Burning Mouth Syndrome Due to Varicella Zoster Virus

Researchers examine the association of BMS with the varicella zoster virus and the zoster vaccine.


Burning mouth syndrome(BMS)—persistent burning pain for which no dental or medical cause is found—may be associated with herpes simplex virus (HSV) type 1 or varicella zoster virus (VZV), say clinicians at University of Colorado in Aurora. They report on 2 female patients with BMS who had elevated levels of serum anti-VZV IgM antibodies.

One patient had experienced BMS for 8 months; the other for 2 years. Routine blood counts, liver, kidney, thyroid, and other tests were normal for both patients. No VZV, HSV-1, or HSV-2 DNA were detected in saliva samples, but serum anti-VZV IgG antibody was present and anti-ZV IgM antibody was elevated at 1.88 in 1 patient and 1.02 in the other (normal < 0.90).

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Both patients had received zoster vaccine within a year of the onset of BMS, but the clinicians said it “seems unlikely” that immunization contributed to their condition, because none of more than 19,000 adults who had received zoster vaccine in the Shingles Prevention Study developed BMS.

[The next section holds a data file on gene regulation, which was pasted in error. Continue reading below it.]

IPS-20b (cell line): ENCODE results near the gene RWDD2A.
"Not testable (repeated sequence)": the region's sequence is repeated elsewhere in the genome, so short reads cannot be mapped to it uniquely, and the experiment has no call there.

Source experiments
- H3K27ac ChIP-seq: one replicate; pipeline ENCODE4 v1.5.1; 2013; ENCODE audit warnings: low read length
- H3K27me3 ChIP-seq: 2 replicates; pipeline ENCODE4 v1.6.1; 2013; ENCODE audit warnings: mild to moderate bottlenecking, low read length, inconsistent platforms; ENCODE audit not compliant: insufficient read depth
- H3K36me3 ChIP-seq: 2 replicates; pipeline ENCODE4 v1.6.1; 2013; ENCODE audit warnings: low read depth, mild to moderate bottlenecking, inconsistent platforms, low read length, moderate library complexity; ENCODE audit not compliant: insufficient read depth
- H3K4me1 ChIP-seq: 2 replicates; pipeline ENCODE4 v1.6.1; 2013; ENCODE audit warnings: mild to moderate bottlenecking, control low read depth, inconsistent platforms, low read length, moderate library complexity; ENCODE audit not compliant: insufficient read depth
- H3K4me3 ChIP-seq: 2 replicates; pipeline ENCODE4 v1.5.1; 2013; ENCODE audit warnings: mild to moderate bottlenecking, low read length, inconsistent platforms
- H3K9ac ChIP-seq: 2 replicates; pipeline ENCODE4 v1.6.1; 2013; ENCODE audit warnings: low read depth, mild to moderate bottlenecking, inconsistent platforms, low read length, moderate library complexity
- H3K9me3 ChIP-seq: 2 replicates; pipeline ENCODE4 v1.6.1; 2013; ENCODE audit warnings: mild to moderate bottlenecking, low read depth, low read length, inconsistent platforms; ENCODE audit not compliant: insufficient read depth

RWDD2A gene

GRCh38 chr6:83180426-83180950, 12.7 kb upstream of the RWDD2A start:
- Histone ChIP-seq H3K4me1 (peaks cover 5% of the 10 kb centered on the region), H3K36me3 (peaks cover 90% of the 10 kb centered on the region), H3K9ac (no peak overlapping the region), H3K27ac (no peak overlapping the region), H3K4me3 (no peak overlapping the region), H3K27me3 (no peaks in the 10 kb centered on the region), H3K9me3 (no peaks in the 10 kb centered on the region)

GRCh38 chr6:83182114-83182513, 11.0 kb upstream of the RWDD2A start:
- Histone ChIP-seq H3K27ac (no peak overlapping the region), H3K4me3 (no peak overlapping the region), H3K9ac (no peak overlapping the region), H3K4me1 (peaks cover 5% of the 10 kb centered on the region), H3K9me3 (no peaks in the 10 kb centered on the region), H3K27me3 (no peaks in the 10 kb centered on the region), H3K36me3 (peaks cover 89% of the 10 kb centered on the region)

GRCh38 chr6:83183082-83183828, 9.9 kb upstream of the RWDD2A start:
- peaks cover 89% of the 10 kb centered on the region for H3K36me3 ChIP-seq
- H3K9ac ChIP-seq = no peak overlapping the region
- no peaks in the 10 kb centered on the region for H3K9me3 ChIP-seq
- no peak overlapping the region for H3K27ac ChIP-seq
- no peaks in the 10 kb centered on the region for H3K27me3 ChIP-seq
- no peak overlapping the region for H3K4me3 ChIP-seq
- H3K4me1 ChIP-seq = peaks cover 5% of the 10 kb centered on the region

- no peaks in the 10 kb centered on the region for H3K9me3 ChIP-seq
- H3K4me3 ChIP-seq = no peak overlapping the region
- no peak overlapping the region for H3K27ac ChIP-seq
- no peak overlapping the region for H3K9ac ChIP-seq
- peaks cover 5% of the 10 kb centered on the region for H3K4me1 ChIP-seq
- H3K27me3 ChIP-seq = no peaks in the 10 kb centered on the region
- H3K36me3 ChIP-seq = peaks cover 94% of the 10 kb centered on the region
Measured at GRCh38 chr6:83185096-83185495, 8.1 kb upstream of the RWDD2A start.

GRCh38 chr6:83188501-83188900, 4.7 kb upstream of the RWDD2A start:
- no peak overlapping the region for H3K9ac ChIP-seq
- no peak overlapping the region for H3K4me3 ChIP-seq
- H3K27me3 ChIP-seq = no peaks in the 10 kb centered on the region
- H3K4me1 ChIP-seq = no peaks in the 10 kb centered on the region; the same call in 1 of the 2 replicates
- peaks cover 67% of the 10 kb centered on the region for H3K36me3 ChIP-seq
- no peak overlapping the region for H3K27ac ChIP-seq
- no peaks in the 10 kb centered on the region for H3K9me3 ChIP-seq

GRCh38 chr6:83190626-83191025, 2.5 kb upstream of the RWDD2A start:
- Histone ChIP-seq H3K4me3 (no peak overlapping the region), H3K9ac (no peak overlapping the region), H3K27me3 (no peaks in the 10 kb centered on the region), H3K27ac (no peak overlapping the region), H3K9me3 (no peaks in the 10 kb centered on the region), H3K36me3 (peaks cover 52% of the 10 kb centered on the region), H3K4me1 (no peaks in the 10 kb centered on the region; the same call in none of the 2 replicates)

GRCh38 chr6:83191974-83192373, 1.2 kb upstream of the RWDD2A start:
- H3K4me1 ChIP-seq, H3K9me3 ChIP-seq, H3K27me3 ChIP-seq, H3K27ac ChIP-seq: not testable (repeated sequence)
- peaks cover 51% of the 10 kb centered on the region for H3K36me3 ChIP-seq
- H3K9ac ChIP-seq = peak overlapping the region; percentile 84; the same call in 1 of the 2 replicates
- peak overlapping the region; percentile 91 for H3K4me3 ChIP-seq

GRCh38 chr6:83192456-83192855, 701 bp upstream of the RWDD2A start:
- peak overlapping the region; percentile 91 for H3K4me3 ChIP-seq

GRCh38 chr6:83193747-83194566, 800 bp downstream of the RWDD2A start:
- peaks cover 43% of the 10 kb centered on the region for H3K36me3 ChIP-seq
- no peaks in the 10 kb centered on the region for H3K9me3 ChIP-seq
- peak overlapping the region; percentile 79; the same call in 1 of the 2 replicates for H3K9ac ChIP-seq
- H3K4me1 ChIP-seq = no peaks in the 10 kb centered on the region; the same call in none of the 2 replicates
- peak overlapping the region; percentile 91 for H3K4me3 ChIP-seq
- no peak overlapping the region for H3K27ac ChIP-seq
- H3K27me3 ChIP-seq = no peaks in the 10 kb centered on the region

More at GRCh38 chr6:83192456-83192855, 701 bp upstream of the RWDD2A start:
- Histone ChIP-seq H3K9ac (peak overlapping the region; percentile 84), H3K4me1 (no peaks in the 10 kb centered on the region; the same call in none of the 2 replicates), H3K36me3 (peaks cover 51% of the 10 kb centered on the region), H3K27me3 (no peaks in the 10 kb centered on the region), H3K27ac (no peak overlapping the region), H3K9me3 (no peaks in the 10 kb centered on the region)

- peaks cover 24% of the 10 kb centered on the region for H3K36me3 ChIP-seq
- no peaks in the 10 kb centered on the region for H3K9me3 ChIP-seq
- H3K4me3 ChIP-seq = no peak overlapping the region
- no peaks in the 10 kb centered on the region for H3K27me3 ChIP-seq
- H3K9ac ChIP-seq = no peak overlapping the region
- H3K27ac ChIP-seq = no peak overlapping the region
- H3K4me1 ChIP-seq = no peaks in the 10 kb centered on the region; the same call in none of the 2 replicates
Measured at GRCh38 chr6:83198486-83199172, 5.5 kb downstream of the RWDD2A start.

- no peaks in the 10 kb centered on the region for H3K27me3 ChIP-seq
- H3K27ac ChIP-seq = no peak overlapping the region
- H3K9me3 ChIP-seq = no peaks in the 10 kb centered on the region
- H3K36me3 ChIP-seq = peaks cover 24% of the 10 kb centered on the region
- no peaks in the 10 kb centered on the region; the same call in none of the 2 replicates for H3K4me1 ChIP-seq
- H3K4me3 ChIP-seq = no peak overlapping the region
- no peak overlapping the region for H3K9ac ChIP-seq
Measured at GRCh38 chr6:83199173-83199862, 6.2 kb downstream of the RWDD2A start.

Oral valacyclovir, 1 g 3 times daily for 2 months reduced the pain to minimal for the first patient, although severe pain recurred when the dose was lowered or the drug was discontinued. The clinicians say she has continued to improve on the daily dose. The second patient also was started on oral valacyclovir 1 g 3 times daily for 3 months. Her anti-VZV IgM antibody remained elevated after 3 months. The same dose, continued for another 3 months, reduced the pain by 60%. The dose was lowered to 1 g daily. After 8 months, she is pain free for 3 to 4 days a week; otherwise, the pain is mild.

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The clinicians suggest not only evaluating patients with BMS for VZV or HSV-1, but also being aware that prolonged antiviral treatment may be required.

Nagel MA, Gilden D. BMJ Case Rep. 2016; pii: bcr2016215953.
doi: 10.1136/bcr-2016-215953.

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